I made a recent visit to the University of Richmond in Richmond, Virginia. I had heard it was a picturesque campus and what I saw was worthy of comparisons made to Hogwarts. From the high ceilings in the room used for information sessions, to the student center built over Westhampton Lake in the center of campus, the collegiate brick buildings on rolling hills lived up to the hype.
The University of Richmond Student
Kelly, a senior working in the admissions office shared some insights into the type of students who enjoy the University of Richmond. A key factor is that Richmond students have passion—whether it is a particular class, subject, or issue, Richmond students care. This isn’t a school for the student who wants to remain anonymous in class (or on campus) or who doesn’t have at least one area of academic interest.
Statistics of Interest
Here are some interesting statistics I noted in my visit:
- Average class size is 16.
- 55% of students study abroad.
- 96% of class of 2011 were employed or in grad school one year after they graduated from University of Richmond.
- In 2012-2013 Richmond’s 3000 undergraduate students received $72 million in scholarships and grants ($65.5 million came from Richmond’s own resources.)
- Zero classes are taught by teaching assistants or graduate students.
- Ranked #1 in 2011 for international business in Bloomberg Businessweek’s rankings.
- In the top 25 of national liberal arts colleges according to the U. S. News rankings.
- 87% of students live on campus.
- The school mascot is the spiders.
Admission to University of Richmond is competitive.
- 9825 students applied; 31% were accepted.
- The top five admissions competitors are University of Virginia, William & Mary, Wake Forrest, Boston College, and Georgetown. (Gives you an idea of schools with shared characteristics and the quality of the competition.)
- Of the 805 first year students
- 57% attended public high schools
- 14% first generation college students (neither parent attended college)
- 24% students of color
- 87% ranked in the top 20% of their high schools
- The middle half of accepted student (25%-75%) had the following numbers
- Un-weighted core GPA 3.54 – 3.94
- SAT Reading 630-720
- SAT Math 650-740
- SAT Writing 630 – 730
- ACT 30-33
University of Richmond Highlights
I’ve said before that I am a big fan of liberal arts colleges and the quality of education and opportunities available to students. University of Richmond lives up to my expectations for a quality liberal arts college. Here are some highlights I noted:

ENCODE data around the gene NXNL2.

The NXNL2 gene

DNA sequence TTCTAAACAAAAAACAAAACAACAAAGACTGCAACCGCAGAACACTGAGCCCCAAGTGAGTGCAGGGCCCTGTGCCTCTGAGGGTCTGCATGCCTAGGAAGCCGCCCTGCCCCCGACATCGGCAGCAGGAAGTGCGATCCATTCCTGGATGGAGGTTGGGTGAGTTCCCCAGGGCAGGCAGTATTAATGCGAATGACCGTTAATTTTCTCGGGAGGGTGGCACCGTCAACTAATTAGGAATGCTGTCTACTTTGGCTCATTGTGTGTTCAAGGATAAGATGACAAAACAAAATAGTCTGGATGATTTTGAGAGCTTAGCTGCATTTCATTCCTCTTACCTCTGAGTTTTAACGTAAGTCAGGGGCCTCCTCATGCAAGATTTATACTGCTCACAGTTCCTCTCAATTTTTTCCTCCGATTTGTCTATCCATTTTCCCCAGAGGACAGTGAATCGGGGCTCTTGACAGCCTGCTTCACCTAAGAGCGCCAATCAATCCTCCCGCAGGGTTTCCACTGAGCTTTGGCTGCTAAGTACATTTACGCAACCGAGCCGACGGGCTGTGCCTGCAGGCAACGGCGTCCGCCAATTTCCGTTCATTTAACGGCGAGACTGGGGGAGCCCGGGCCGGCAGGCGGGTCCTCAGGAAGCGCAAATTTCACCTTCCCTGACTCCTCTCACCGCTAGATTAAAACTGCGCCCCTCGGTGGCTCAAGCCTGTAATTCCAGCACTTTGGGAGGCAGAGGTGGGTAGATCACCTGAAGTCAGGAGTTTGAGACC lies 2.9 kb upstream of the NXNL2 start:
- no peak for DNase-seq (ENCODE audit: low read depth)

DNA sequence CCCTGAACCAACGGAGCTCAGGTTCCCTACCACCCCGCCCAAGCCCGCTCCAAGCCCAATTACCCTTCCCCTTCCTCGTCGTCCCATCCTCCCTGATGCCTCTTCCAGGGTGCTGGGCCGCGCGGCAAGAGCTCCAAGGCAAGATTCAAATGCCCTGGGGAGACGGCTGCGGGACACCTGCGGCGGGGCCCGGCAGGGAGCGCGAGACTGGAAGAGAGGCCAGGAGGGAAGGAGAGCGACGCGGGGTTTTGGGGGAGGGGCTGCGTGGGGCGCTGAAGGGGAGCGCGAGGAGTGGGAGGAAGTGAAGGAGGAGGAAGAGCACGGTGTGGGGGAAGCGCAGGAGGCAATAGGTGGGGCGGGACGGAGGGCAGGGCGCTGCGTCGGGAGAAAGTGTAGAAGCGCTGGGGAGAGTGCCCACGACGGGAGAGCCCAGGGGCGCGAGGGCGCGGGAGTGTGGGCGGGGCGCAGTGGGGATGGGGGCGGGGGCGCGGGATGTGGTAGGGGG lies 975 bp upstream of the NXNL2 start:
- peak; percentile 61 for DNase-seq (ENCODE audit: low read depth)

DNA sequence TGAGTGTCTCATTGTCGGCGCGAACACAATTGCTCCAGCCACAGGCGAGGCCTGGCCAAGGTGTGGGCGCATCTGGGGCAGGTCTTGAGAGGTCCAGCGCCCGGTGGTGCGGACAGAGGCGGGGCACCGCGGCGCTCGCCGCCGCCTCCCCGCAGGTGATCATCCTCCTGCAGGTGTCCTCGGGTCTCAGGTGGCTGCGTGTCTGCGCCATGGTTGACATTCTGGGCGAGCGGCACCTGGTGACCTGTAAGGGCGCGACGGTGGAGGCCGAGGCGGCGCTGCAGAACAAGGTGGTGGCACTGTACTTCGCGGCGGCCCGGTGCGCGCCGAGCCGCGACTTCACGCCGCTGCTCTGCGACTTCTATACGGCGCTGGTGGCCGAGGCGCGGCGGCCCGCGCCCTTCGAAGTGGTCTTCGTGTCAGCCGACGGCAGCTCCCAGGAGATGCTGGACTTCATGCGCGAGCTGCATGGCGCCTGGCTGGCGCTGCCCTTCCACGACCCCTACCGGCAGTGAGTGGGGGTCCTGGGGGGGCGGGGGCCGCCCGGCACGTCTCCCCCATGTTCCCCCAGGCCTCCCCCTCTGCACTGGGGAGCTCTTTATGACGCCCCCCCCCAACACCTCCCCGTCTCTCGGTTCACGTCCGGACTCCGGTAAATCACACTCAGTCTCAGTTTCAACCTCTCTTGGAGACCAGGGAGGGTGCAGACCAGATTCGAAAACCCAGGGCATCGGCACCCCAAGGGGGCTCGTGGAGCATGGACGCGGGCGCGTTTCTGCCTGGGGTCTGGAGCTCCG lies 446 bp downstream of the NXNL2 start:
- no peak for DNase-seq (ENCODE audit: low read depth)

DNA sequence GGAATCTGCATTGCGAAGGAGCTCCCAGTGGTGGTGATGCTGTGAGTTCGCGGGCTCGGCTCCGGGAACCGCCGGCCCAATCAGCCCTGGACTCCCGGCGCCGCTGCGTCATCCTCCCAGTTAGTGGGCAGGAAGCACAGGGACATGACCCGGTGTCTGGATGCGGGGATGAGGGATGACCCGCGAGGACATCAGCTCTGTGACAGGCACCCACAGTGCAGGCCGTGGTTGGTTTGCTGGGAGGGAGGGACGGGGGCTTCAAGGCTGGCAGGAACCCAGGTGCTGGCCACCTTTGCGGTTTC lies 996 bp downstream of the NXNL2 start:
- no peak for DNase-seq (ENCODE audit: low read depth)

First Year Seminars
All students participate in a first year seminar— a small class that helps students develop the critical thinking, analytical, and communications skills necessary to succeed in college while exploring a wide range of topics. Students can select their seminar topics. Seminar topics for fall 2014 include: Baseball in Film and Literature; Civic Journalism & Social Justice; Ethics and the Banality of Evil; Green Schools; The Philosophy of Freedom; Darwin’s Theory Then & Now; and Crime, Justice, and the Law. I love the idea of freshman getting the opportunity to read, discuss, research, and present on topics. This is an opportunity most students at large state universities will not have.
Internships, Summer Fellowships & Hands on Opportunities
Yes, these may seem like buzz words on most college tours, but the UR students I spoke to say that these concepts are a reality on campus. Starting freshman year students have an opportunity to put what they learn in the classroom to work. The culture of the campus is such that most students are getting internships during the school year, applying for summer fellowships (funded by the university), or participating in activities outside of class. These are the types of experiences that enrich a student’s college experience, but, perhaps more importantly, these are the types of things that get students jobs after graduation.
Great Campus Life
A small liberal arts college doesn’t mean students have to miss out on social side of he college experience. University of Richmond has 17 Division I athletic teams, 185 clubs and organizations, and active sororities and fraternities. Students I talked to have time to balance academic demands with the social opportunities on campus.
University of Richmond isn’t for everyone, but the smart, passionate students who are looking for a place to learn and experience the academic and social opportunities of college life, should consider UR. Yes, the price tag is expensive, like most private institutions, but Richmond also offers considerable financial support to students. I think it is a great campus, located in a suburban area with plenty of opportunity. It is another great school to consider.